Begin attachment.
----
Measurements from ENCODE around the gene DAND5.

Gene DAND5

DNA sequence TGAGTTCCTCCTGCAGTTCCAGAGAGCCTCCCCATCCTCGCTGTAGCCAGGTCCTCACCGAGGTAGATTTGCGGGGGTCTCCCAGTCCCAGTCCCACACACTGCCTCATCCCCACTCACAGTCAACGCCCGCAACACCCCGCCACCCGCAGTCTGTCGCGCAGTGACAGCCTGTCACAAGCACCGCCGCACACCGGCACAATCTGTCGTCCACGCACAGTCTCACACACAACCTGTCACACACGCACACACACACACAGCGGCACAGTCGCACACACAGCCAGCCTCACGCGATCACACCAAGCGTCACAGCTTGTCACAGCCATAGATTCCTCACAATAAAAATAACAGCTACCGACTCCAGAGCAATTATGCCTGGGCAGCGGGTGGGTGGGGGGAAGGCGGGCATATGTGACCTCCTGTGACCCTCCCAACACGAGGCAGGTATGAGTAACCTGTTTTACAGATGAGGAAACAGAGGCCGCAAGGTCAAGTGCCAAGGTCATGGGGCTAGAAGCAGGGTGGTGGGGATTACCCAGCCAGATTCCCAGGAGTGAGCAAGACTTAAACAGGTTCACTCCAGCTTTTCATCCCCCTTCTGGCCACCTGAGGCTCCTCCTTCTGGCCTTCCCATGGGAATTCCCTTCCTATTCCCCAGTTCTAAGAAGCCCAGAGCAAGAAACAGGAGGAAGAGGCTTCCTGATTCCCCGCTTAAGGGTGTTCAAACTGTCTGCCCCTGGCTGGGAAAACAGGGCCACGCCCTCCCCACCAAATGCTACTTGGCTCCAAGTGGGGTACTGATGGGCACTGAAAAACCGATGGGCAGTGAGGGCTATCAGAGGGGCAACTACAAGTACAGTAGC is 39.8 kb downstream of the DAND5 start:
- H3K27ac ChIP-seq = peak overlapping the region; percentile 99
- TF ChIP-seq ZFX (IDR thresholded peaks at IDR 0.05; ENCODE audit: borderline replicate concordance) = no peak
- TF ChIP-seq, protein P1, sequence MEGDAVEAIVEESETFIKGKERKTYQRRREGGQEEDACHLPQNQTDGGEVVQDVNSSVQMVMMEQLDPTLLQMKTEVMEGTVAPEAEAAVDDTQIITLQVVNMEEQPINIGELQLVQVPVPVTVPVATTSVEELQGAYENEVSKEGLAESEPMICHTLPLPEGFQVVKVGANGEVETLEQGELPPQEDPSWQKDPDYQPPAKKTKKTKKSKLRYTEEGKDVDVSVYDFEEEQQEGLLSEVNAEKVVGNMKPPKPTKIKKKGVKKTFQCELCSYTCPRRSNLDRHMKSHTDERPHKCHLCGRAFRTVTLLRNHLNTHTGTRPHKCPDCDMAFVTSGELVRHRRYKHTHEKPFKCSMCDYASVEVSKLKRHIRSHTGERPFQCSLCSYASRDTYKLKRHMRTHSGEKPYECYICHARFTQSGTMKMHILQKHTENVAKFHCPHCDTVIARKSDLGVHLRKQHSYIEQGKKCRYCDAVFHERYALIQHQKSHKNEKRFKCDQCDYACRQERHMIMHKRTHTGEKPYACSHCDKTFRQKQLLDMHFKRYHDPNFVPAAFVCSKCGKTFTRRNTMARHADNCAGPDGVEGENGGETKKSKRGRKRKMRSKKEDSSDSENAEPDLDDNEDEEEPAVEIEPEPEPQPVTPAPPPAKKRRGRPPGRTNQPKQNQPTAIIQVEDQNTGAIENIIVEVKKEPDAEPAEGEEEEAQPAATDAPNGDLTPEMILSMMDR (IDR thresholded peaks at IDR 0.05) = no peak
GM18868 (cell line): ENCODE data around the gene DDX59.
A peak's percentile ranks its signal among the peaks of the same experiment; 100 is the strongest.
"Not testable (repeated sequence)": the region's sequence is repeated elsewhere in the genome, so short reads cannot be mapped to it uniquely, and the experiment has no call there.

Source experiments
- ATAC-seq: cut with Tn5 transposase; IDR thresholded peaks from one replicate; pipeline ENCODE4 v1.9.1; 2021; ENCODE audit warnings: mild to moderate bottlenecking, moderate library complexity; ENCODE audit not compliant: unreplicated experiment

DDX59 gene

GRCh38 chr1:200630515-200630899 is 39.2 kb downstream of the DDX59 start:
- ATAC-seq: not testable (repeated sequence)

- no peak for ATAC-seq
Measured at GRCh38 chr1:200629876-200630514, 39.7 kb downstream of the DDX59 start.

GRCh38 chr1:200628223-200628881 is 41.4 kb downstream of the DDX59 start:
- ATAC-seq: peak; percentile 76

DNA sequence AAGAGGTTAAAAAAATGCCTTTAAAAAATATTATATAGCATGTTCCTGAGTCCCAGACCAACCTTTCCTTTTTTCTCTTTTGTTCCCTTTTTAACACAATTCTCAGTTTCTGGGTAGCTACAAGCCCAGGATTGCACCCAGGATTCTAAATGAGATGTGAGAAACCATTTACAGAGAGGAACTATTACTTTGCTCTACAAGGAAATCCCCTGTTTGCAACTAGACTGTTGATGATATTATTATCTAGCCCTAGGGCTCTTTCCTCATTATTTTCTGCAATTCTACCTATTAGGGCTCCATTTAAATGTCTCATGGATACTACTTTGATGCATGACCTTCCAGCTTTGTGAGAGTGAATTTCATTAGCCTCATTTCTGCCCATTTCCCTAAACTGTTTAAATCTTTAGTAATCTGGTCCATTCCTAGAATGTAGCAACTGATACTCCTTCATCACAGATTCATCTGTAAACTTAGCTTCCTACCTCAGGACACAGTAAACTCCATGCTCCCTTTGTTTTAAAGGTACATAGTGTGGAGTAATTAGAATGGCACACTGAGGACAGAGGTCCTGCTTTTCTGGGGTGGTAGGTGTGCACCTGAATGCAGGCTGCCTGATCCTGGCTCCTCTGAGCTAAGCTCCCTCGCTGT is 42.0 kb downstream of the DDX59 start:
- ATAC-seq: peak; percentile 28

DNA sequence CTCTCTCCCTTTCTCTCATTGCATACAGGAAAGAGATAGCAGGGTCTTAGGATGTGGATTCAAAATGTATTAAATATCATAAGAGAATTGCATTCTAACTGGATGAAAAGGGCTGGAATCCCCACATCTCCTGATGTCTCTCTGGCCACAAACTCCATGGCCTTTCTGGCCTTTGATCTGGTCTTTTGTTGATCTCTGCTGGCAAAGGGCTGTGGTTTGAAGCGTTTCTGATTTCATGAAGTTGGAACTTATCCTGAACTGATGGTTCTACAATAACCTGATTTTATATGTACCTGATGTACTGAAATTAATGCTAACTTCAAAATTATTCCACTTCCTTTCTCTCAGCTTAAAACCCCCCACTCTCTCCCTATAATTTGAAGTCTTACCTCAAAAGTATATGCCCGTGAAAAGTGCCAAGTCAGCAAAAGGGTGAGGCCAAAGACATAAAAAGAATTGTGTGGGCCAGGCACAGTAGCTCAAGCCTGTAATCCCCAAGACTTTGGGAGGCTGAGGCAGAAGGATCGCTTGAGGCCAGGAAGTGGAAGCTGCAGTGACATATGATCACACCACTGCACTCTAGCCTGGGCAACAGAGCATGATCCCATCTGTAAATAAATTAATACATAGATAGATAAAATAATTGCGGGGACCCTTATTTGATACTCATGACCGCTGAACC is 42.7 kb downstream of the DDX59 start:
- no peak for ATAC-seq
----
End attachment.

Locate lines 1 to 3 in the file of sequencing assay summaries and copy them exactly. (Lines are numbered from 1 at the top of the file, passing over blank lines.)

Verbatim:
Measurements from ENCODE around the gene DAND5.

Gene DAND5

DNA sequence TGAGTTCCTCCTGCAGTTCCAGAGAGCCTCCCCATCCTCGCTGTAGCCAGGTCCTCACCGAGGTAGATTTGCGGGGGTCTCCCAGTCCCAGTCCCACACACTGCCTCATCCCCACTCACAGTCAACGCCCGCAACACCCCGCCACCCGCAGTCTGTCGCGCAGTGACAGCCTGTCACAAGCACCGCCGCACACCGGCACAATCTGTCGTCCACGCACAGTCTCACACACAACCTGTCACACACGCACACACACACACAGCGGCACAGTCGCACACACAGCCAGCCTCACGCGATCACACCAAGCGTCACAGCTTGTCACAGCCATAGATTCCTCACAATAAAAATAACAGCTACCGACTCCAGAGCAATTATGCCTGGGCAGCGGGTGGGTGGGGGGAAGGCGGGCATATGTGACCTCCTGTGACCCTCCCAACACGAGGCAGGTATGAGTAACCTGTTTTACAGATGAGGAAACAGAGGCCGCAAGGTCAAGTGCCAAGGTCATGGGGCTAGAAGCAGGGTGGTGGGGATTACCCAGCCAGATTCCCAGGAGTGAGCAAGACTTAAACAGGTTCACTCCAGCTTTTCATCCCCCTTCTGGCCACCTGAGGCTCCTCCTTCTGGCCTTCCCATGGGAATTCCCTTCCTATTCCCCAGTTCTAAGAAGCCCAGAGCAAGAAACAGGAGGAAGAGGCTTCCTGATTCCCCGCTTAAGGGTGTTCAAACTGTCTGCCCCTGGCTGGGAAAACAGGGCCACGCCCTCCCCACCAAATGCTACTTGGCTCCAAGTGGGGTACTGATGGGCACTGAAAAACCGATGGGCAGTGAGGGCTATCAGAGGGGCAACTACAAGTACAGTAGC is 39.8 kb downstream of the DAND5 start: